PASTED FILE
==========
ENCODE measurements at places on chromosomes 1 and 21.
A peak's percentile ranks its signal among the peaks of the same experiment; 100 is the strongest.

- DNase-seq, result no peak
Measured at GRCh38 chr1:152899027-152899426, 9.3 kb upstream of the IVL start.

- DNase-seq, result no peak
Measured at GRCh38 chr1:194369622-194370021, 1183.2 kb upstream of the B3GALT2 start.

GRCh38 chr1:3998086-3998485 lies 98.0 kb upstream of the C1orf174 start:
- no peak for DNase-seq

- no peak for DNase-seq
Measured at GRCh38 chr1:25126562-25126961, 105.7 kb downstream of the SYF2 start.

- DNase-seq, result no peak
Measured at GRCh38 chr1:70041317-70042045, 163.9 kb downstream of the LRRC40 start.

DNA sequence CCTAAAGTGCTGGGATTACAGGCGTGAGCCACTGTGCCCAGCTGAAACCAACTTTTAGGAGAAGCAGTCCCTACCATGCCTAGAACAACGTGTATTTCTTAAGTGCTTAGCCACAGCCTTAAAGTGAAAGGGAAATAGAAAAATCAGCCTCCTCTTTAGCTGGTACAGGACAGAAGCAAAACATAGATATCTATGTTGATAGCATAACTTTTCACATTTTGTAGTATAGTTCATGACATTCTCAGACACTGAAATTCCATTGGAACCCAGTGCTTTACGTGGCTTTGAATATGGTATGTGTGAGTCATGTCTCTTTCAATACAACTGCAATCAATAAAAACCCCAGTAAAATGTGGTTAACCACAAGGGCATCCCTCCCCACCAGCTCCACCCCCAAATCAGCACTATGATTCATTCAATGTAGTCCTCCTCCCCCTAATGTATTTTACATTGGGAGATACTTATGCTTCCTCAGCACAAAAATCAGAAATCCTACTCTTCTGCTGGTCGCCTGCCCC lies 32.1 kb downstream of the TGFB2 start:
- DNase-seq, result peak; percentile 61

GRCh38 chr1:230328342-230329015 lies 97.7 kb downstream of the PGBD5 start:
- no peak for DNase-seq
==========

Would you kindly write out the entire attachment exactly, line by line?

ENCODE measurements at places on chromosomes 1 and 21.
A peak's percentile ranks its signal among the peaks of the same experiment; 100 is the strongest.

- DNase-seq, result no peak
Measured at GRCh38 chr1:152899027-152899426, 9.3 kb upstream of the IVL start.

- DNase-seq, result no peak
Measured at GRCh38 chr1:194369622-194370021, 1183.2 kb upstream of the B3GALT2 start.

GRCh38 chr1:3998086-3998485 lies 98.0 kb upstream of the C1orf174 start:
- no peak for DNase-seq

- no peak for DNase-seq
Measured at GRCh38 chr1:25126562-25126961, 105.7 kb downstream of the SYF2 start.

- DNase-seq, result no peak
Measured at GRCh38 chr1:70041317-70042045, 163.9 kb downstream of the LRRC40 start.

DNA sequence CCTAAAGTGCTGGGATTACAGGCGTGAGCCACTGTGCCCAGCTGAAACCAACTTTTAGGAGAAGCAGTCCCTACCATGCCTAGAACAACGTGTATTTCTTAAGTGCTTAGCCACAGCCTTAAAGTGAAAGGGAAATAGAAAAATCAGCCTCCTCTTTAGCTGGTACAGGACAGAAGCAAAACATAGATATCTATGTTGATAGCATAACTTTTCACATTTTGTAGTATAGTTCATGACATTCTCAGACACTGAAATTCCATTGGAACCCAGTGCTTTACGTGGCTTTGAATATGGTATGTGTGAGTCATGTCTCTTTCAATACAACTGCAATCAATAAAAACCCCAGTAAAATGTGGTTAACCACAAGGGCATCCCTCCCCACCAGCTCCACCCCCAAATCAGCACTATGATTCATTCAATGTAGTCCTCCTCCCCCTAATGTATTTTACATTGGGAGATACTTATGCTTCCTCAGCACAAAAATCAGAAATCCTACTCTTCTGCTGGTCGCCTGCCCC lies 32.1 kb downstream of the TGFB2 start:
- DNase-seq, result peak; percentile 61

GRCh38 chr1:230328342-230329015 lies 97.7 kb downstream of the PGBD5 start:
- no peak for DNase-seq